Overlooked Potential of EPSP Synthase as an Antimicrobial Target

Matthew Donghoon Han, Tayler Young, Godwin Chan, Kirill Pankov, Ruilin Wu, Mohammed Adam

Abstract


The rise of antibiotic resistance has necessitated a need to discover novel drug candidates. We targeted an enzymatic protein found in Escherichia coli (E. coli) bacteria called 5-enolpyruvylshikimate-3-phosphate synthase (EPSPS). EPSPS is an enzyme found in the shikimate pathway that forms EPSP and is essential for the downstream synthesis of vital aromatic amino acids: tryptophan, tyrosine, and phenylalanine. Using high-throughput (HTS) screening, we targeted a library of 1000+ compounds against the target of interest to discover inhibitors that significantly limited cellular growth. M9 minimal media was used in HTS to render EPSPS essential for bacteria. This media does not contain the aromatic amino acids, which would otherwise make EPSPS unnecessary for survival. Thus, we rationalized that minimal media had to be used to avoid cell survival from external sources of amino acids. After conducting HTS and normalizing the data, 8 successful inhibitors of the enzyme were identified. However, these findings cannot tell us whether or not the compounds were targeting EPSPS or inhibiting cellular growth via another mechanism. Therefore, a series of secondary screens have been proposed to hone in the target specificity of these 8 hits towards the shikimate pathway, EPSPS, and shikimate-3-phosphate binding site, in the given order.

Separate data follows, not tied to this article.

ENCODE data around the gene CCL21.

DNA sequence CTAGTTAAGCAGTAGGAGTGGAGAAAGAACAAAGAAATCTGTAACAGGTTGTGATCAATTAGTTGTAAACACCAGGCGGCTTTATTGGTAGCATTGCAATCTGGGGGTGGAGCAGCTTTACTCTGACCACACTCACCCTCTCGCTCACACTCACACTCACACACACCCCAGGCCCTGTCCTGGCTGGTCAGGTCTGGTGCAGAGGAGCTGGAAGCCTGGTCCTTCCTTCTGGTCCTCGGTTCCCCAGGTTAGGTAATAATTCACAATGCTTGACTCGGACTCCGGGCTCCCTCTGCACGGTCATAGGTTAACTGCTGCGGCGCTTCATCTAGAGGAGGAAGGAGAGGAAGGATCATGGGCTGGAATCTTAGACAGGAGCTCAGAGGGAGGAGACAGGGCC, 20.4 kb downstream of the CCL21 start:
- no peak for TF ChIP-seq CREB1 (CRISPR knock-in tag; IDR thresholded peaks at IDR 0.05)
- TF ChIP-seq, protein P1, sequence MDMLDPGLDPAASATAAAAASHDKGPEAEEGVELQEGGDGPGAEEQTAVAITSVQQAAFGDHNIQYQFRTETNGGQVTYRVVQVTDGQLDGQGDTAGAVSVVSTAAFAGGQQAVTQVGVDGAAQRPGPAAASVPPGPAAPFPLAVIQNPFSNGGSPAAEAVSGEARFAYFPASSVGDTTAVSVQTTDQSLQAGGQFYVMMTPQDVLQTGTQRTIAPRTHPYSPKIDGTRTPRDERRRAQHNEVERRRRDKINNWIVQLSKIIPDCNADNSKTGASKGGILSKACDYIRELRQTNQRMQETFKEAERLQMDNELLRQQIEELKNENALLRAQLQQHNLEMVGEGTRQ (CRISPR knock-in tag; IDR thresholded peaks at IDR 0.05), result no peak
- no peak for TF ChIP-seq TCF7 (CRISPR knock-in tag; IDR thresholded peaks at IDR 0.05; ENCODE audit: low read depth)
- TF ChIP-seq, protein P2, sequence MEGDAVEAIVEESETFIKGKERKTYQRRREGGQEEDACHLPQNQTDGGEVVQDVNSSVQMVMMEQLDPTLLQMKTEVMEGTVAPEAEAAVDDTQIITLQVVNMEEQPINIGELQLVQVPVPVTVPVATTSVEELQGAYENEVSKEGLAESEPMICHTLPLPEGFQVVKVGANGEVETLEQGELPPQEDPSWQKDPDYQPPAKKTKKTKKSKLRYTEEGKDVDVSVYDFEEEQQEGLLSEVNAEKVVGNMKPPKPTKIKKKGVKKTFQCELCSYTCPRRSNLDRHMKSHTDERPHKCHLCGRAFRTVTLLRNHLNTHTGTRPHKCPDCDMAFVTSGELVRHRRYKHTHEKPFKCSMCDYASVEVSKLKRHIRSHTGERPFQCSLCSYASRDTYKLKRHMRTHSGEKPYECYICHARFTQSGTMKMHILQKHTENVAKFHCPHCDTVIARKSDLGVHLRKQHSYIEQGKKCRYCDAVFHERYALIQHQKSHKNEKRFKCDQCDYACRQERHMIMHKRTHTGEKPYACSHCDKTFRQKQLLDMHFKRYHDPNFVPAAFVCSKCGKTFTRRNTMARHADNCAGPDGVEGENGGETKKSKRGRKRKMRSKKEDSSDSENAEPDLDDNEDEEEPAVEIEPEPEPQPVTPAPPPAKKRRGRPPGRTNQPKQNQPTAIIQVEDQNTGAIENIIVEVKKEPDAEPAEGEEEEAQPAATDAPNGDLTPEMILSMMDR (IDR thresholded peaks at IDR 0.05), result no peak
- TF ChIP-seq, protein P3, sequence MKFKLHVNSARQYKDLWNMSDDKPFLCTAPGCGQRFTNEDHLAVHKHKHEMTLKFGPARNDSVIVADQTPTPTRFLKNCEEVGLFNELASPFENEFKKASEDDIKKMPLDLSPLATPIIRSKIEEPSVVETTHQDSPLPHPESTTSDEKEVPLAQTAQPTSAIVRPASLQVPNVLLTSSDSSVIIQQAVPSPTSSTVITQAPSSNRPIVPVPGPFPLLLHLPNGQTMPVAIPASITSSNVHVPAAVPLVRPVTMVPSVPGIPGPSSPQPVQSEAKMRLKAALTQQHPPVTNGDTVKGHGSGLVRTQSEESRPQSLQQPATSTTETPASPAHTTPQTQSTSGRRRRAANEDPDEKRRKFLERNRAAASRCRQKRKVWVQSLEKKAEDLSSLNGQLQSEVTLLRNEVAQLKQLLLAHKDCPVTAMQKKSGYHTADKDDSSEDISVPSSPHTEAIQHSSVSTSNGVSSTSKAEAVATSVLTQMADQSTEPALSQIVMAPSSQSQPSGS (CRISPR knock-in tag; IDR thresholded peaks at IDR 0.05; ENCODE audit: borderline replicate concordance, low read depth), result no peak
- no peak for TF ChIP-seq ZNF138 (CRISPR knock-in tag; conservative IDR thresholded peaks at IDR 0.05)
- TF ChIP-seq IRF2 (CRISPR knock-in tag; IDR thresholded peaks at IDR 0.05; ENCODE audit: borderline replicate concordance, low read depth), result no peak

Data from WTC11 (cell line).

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References


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